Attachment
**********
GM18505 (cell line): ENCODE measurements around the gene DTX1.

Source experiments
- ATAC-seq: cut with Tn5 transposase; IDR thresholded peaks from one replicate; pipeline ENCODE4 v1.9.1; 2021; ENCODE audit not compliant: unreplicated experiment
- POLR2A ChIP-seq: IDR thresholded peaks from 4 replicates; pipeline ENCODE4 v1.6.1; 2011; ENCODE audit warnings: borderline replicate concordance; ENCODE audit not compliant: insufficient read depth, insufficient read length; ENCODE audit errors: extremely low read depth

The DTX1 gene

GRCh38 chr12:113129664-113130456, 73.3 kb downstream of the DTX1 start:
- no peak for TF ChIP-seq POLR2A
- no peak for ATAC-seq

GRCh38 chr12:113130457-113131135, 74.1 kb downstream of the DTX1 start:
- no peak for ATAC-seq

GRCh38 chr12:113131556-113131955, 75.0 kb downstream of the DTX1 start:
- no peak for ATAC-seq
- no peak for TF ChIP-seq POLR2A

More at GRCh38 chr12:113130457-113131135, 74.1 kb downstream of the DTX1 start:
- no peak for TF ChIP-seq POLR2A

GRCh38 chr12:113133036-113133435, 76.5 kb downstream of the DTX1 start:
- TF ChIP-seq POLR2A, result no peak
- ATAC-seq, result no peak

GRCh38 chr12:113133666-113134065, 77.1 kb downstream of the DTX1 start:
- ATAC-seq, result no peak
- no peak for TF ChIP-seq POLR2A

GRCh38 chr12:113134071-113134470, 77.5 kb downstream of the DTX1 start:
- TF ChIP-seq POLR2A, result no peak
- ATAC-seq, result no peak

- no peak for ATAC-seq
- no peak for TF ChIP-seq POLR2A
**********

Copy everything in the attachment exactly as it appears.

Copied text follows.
GM18505 (cell line): ENCODE measurements around the gene DTX1.

Source experiments
- ATAC-seq: cut with Tn5 transposase; IDR thresholded peaks from one replicate; pipeline ENCODE4 v1.9.1; 2021; ENCODE audit not compliant: unreplicated experiment
- POLR2A ChIP-seq: IDR thresholded peaks from 4 replicates; pipeline ENCODE4 v1.6.1; 2011; ENCODE audit warnings: borderline replicate concordance; ENCODE audit not compliant: insufficient read depth, insufficient read length; ENCODE audit errors: extremely low read depth

The DTX1 gene

GRCh38 chr12:113129664-113130456, 73.3 kb downstream of the DTX1 start:
- no peak for TF ChIP-seq POLR2A
- no peak for ATAC-seq

GRCh38 chr12:113130457-113131135, 74.1 kb downstream of the DTX1 start:
- no peak for ATAC-seq

GRCh38 chr12:113131556-113131955, 75.0 kb downstream of the DTX1 start:
- no peak for ATAC-seq
- no peak for TF ChIP-seq POLR2A

More at GRCh38 chr12:113130457-113131135, 74.1 kb downstream of the DTX1 start:
- no peak for TF ChIP-seq POLR2A

GRCh38 chr12:113133036-113133435, 76.5 kb downstream of the DTX1 start:
- TF ChIP-seq POLR2A, result no peak
- ATAC-seq, result no peak

GRCh38 chr12:113133666-113134065, 77.1 kb downstream of the DTX1 start:
- ATAC-seq, result no peak
- no peak for TF ChIP-seq POLR2A

GRCh38 chr12:113134071-113134470, 77.5 kb downstream of the DTX1 start:
- TF ChIP-seq POLR2A, result no peak
- ATAC-seq, result no peak

- no peak for ATAC-seq
- no peak for TF ChIP-seq POLR2A